4. Form 12 golf ball sized balls with your hands, and lay them out on the paper, lightly salting them. Bake for 30-40 minutes or until just as crisp and nice as you like!

Spicy Tempeh Quinoa & Apple Potato Salad

It is no longer as common as it once was that my little family gang has dinner together. It was our tradition the entire time the boys were in school, living with us, that we tried to settle at the table once a day for what has now become officially "Family Dinner." It was an important time to look each other in the eye, hear the tones of voice, check in with the states of mind and relationship. With the prospect of having a long day myself, my husband's first day back at school meetings, and my now 20-something sons assembling for dinner, I knew I had to figure things out before heading over to teach my evening class. This combination of garlicky quinoa with pieces of spicy tempeh really hit the mark for a main dish and was easy to put together ahead of time. I also made an apple-onion-potato salad in advance and put sliced fresh cukes in the fridge to absorb a tarragon-vinegar treatment. Dinner was completed by quickly chopping and assembling a room temperature tomato-peach-avocado-basil-balsamic vinegar salad and providing brilliant green on the table by quickly steaming garden fresh haricot verts and squeezing on fresh lemon juice with a splash ume plum vinegar.   Not surprisingly, there were no leftovers, though the spicy tempeh quinoa and the potato salad would have made a lovely lunch the next day.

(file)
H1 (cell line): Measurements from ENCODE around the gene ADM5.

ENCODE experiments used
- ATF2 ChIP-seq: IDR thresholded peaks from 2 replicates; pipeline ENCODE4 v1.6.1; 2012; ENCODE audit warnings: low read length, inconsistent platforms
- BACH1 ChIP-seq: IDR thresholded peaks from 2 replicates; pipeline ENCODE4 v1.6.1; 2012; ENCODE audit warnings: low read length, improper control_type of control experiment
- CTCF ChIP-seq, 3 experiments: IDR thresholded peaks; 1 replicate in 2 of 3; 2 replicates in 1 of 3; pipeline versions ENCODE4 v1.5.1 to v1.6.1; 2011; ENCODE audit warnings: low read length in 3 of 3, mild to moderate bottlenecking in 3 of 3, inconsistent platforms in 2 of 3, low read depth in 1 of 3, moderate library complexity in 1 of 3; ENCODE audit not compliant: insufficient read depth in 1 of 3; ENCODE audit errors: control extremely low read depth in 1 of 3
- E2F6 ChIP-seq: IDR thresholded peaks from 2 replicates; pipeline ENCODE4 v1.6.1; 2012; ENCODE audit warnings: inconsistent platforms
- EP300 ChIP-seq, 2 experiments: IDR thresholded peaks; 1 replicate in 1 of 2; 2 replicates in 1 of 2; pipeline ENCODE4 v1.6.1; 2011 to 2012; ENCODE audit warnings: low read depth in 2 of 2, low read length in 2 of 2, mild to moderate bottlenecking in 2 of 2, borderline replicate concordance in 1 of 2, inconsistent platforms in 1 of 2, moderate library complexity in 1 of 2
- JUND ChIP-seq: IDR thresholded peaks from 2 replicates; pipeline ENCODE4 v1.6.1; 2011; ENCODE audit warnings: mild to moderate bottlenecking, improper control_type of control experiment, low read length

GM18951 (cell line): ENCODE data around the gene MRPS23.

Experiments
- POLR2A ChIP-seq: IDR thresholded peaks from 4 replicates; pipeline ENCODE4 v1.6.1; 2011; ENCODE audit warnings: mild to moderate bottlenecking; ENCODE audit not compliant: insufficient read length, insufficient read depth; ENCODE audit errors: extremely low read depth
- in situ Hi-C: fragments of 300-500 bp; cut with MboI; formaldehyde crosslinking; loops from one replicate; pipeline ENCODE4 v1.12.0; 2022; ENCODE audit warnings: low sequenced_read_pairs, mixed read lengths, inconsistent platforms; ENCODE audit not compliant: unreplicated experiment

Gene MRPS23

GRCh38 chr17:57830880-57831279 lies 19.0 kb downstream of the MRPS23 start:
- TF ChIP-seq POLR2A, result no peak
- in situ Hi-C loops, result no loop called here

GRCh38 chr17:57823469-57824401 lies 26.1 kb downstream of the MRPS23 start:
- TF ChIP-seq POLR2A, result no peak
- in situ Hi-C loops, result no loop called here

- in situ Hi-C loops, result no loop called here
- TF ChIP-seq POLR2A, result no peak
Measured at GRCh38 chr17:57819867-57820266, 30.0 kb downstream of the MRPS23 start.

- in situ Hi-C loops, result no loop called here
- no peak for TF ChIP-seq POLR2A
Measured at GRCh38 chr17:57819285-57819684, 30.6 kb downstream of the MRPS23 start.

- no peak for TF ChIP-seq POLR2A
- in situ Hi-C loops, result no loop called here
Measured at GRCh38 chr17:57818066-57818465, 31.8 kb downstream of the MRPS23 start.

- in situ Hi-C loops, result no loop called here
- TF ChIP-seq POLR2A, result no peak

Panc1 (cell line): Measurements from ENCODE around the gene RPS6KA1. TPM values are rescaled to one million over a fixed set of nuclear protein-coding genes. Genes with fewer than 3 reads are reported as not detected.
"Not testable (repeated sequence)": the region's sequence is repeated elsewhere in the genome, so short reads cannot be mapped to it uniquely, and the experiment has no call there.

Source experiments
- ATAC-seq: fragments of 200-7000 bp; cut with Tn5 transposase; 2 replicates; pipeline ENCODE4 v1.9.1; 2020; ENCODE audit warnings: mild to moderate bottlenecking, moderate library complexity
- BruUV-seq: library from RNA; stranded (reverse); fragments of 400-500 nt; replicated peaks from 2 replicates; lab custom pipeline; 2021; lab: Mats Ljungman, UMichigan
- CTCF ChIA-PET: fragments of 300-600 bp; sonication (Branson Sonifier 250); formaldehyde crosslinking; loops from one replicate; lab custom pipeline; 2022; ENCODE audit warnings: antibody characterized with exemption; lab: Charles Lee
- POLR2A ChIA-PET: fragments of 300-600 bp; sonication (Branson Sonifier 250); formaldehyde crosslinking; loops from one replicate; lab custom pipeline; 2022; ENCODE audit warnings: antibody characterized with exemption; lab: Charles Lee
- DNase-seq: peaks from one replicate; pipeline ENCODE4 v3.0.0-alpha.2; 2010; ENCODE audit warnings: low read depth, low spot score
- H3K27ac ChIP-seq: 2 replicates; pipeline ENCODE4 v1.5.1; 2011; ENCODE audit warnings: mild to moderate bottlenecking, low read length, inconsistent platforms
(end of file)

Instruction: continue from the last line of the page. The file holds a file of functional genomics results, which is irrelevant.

Spicy Tempeh Quinoa

2 cups red quinoa
5-6 large garlic cloves
5-6 mushrooms (cremini, white, whatever)
1 slab of tempeh (I used flax tempeh but any will do)
1 cup frozen petite peas
3-4 tsp Bragg Liquid Amino
1-2 tsp Sriracha chili sauce

1. Cut the tempeh into 2 long halves, then into small rectangles. Put these in a shallow wide soup bowl and drizzle with 2 tsp Bragg's and the Sriracha.  Put in the fridge and let sit for at least an hour.
2. Meanwhile, dry roast the quinoa for about 5-10 minutes in a large flat pan, shifting the grains now and then to avoid any uneven heating. Add about 2 cups of water and chopped garlic. Cut the mushrooms into quarters and throw them into the quinoa as well. Cover the pan and let the quinoa cook for about 10-15 minutes, adding at least 1 tsp Bragg Liquid Amino to the quinoa.
3. As the quinoa is cooked, fluff it up, throw in the peas and add the spicy Tempeh. Stir this gently and serve!

Apple-Onion-Potato Salad

4-5 small potatoes (white and red)
half a Vidalia onion, or 1 medium sweet onion
1 large Honeycrisp apple (or whatever you like)
1/3 cup Tahini
1 Tblsp Tamari
3 Tblsp water
1 tsp agave syrup
1tsp finely grated carrot
1/4 tsp grated ginger
1-2 tsp Dijon mustard
1-2 tsp stone ground mustard
1-2 tsp cider vinegar
1/2 tsp salt

Cut the small potatoes into bite-sized pieces -- about 4-6 per potato -- and boil for about 10-15 minutes until just softening.  Pour out into a colander. Chop up about half a Vidalia or sweet onion into little pieces though not minced.  Peel, core and chop one large Honeycrisp apple into small pieces.  In a cup or bowl, pour 1/3 cup tahini, add 1 Tablespoon tamari, 3 Tablespoons water, 1 tsp agave syrup, 1 tsp finely grated carrot, 1/4 tsp grated ginger, 1-2 tsp Dijon mustard and 1-2 tsp stone ground mustard. You can also add 1-2 tsp cider vinegar and 1/2 tsp salt. Mix well and pour over the chopped vegetables and apple and mix gently. Chill and serve!